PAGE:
Russia cyber-attacks on US an ‘act of war’, says McCain
WASHINGTON: Russia’s alleged cyber-attacks on US political organizations — hacking which the intelligence community concluded amounted to meddling in the US election — were an “act of war,” senior US Senator John McCain said Wednesday.
“It’s an act of war,” McCain, a hawkish Republican and critic of the Kremlin, told reporters in the US Capitol.
“If you try to destroy the fundamentals of democracy, then you have destroyed a nation.”
McCain modulated by insisting there are “gradients” to acts of war.
“I’m not saying it’s an atomic attack. I’m just saying that when you attack a nation’s fundamental structure, which they are doing, then it’s an act of war.”
McCain has been a staunch critic of Moscow, insisting Washington must hit President Vladimir Putin’s government with harder sanctions than the ones President Barack Obama’s administration announced last week for Russia’s role in US election-related hacking.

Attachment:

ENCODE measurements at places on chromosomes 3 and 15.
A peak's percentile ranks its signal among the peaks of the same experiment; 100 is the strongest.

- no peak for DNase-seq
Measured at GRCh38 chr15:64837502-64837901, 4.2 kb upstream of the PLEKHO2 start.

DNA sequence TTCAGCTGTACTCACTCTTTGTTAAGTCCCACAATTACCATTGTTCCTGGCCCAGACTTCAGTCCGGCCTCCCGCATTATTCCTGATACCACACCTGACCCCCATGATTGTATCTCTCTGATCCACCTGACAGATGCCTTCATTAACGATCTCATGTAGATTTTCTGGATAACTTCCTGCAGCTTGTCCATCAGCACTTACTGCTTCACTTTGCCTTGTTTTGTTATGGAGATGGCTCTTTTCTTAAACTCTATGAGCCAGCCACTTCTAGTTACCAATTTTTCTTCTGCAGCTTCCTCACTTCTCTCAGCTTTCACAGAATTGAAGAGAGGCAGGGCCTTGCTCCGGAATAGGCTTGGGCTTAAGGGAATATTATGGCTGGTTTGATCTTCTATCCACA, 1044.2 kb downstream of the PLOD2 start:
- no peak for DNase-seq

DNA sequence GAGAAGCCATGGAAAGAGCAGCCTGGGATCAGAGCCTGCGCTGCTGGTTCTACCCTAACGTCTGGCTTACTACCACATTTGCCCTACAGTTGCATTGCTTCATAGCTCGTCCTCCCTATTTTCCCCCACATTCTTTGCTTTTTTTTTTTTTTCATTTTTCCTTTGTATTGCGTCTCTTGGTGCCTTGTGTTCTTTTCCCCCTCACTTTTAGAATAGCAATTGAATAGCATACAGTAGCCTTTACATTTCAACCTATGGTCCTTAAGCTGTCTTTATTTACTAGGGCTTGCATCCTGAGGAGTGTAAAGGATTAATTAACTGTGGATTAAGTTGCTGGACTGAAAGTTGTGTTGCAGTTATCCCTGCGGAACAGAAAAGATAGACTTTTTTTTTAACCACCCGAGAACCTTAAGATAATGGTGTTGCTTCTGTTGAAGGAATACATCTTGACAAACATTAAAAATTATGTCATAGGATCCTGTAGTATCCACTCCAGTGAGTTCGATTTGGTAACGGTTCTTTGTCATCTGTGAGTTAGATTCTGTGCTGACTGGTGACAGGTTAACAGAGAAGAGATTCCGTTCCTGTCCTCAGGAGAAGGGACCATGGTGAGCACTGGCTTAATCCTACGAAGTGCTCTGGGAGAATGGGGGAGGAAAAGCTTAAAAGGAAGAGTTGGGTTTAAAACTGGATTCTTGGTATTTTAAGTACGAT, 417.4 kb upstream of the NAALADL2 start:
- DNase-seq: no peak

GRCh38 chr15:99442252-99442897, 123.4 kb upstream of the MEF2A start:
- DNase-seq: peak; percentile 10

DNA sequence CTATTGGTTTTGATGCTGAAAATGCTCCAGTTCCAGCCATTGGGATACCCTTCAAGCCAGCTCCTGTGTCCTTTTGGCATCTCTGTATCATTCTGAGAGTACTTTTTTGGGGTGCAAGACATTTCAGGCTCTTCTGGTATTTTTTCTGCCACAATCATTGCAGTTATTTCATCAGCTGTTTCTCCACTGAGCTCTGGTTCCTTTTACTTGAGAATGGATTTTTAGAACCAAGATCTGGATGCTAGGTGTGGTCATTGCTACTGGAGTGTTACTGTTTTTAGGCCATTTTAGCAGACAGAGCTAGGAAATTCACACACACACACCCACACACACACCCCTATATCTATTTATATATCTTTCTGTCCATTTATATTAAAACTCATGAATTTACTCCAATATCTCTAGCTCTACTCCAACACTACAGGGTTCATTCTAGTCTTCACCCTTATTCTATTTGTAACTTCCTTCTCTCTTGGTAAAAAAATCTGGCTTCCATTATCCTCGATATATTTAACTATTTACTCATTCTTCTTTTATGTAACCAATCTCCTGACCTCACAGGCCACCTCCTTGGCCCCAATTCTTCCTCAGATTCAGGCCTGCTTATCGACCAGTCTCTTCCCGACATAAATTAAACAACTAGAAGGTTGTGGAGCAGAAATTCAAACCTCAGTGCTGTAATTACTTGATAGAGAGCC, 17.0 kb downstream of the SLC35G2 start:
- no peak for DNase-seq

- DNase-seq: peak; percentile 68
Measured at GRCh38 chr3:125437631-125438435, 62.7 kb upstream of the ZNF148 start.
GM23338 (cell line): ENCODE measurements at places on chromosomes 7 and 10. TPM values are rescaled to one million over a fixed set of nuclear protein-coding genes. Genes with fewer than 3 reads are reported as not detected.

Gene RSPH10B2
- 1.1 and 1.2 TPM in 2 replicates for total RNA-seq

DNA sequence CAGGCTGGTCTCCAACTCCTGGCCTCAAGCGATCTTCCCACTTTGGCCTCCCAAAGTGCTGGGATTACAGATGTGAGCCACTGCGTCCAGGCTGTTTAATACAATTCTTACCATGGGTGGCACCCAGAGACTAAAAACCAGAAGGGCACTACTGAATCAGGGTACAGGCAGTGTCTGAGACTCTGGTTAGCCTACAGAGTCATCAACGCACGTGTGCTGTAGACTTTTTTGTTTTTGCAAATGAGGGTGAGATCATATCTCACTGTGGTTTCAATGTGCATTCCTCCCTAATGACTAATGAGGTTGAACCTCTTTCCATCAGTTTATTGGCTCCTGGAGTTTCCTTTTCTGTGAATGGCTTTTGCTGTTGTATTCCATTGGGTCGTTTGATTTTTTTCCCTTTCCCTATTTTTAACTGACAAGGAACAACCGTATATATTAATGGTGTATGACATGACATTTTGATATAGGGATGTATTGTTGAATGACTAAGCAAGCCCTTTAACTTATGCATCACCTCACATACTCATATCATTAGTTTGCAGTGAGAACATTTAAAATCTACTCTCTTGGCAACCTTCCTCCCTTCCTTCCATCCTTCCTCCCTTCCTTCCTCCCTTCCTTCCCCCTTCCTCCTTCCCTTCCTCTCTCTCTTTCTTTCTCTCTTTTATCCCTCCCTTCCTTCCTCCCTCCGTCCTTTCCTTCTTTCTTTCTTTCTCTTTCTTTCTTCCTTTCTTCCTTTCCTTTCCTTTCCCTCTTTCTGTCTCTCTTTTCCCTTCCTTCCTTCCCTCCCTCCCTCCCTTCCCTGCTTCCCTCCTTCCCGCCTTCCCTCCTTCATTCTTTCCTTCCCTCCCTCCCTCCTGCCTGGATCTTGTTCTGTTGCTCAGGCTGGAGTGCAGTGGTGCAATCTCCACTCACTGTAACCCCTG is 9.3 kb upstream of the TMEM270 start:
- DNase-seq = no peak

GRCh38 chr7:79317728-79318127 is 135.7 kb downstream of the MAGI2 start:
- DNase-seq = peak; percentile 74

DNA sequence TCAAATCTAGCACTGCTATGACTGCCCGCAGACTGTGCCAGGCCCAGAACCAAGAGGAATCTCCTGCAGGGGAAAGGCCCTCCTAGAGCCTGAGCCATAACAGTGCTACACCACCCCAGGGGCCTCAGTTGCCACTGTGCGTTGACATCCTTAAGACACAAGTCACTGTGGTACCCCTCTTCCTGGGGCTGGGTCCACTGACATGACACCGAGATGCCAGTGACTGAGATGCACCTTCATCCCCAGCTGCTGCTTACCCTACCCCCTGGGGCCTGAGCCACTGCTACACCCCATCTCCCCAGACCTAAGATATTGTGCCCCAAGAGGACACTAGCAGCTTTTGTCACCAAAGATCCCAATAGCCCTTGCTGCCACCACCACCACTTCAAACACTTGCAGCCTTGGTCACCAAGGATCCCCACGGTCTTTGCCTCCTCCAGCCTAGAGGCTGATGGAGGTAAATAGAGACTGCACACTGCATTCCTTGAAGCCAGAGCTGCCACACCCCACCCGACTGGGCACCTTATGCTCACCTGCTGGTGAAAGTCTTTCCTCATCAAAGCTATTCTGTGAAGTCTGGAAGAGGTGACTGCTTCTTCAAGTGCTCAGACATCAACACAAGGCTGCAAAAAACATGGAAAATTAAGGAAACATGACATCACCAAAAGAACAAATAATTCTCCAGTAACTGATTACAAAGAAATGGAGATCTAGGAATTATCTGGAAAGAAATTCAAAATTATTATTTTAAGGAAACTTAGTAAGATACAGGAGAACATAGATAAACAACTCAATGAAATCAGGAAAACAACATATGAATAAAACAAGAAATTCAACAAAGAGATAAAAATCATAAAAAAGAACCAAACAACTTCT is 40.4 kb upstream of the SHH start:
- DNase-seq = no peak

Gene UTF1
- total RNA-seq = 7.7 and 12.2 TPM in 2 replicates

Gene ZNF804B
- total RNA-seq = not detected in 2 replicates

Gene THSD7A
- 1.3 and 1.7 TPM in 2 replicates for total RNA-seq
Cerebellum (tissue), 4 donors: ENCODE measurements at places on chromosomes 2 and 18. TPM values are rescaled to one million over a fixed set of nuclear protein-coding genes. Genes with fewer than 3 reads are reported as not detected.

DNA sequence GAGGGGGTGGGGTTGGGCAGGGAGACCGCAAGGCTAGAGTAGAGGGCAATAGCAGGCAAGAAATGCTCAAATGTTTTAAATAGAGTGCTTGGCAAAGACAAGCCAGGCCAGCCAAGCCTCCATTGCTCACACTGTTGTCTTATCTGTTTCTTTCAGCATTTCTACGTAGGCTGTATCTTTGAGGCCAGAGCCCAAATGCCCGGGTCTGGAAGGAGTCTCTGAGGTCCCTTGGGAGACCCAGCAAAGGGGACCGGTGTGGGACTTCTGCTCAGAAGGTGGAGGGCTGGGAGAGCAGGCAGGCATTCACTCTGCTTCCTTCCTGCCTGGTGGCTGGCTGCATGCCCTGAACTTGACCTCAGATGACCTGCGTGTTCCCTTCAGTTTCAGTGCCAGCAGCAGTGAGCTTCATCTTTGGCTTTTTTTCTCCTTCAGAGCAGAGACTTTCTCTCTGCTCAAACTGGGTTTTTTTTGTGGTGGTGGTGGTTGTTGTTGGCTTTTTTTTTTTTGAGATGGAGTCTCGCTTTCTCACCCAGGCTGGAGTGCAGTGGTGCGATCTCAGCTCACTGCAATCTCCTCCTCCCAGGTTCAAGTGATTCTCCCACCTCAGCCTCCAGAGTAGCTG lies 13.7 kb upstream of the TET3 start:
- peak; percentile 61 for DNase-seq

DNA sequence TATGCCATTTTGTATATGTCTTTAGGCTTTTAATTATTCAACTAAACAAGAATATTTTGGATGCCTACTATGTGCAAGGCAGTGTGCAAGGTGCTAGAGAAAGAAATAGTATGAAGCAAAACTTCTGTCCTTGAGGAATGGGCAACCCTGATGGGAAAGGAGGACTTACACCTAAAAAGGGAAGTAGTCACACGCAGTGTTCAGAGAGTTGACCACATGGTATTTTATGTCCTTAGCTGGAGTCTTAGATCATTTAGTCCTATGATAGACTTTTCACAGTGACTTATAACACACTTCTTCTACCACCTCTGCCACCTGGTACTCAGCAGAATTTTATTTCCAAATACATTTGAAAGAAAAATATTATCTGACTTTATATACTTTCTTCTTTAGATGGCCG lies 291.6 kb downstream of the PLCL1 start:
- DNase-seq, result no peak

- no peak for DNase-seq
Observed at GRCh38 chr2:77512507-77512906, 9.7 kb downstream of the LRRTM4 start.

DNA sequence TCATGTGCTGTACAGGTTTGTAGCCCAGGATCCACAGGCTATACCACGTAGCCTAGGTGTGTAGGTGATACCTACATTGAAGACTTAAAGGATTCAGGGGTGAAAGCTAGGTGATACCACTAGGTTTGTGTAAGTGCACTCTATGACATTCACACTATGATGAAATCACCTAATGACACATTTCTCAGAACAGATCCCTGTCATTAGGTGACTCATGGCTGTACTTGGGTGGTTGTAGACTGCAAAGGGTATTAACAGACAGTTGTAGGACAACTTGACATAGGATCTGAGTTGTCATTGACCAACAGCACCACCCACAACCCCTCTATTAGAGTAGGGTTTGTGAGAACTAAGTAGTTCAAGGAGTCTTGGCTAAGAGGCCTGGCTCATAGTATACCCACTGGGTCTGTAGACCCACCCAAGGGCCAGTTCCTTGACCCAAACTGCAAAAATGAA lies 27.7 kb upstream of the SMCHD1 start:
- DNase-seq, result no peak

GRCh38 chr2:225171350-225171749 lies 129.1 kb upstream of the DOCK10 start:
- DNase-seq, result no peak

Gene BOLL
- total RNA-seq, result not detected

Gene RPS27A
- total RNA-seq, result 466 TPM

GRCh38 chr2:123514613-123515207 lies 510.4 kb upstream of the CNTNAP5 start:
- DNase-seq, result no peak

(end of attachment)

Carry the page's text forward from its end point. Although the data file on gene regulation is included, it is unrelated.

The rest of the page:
He has also been critical of US President-elect Donald Trump, who has repeatedly cast doubt over intelligence community conclusions about the cyber-attacks.
Hackers obtained thousands of emails and documents from the computers of the Democratic National Committee and from Hillary Clinton’s campaign chief, which were published by WikiLeaks in the weeks ahead of the November 8 presidential election.
Some of the documents were embarrassing to the Clinton campaign and analysts say they likely contributed to Trump’s victory.
McCain, the 2008 Republican presidential nominee who lost to Obama, traveled last week on a congressional trip to Ukraine.
He said a key takeaway from his visit was that Ukrainian officials “want an American presence” as a bulwark against Russia.
“They’re scared to death of Putin. And they’re scared to death of us abandoning them,” McCain said Wednesday.
On Thursday, the Senate Armed Services Committee, led by McCain, holds the first public hearing in Congress on the hacking, with witnesses including Director of National Intelligence James Clapper and National Security Agency Director Michael Rogers.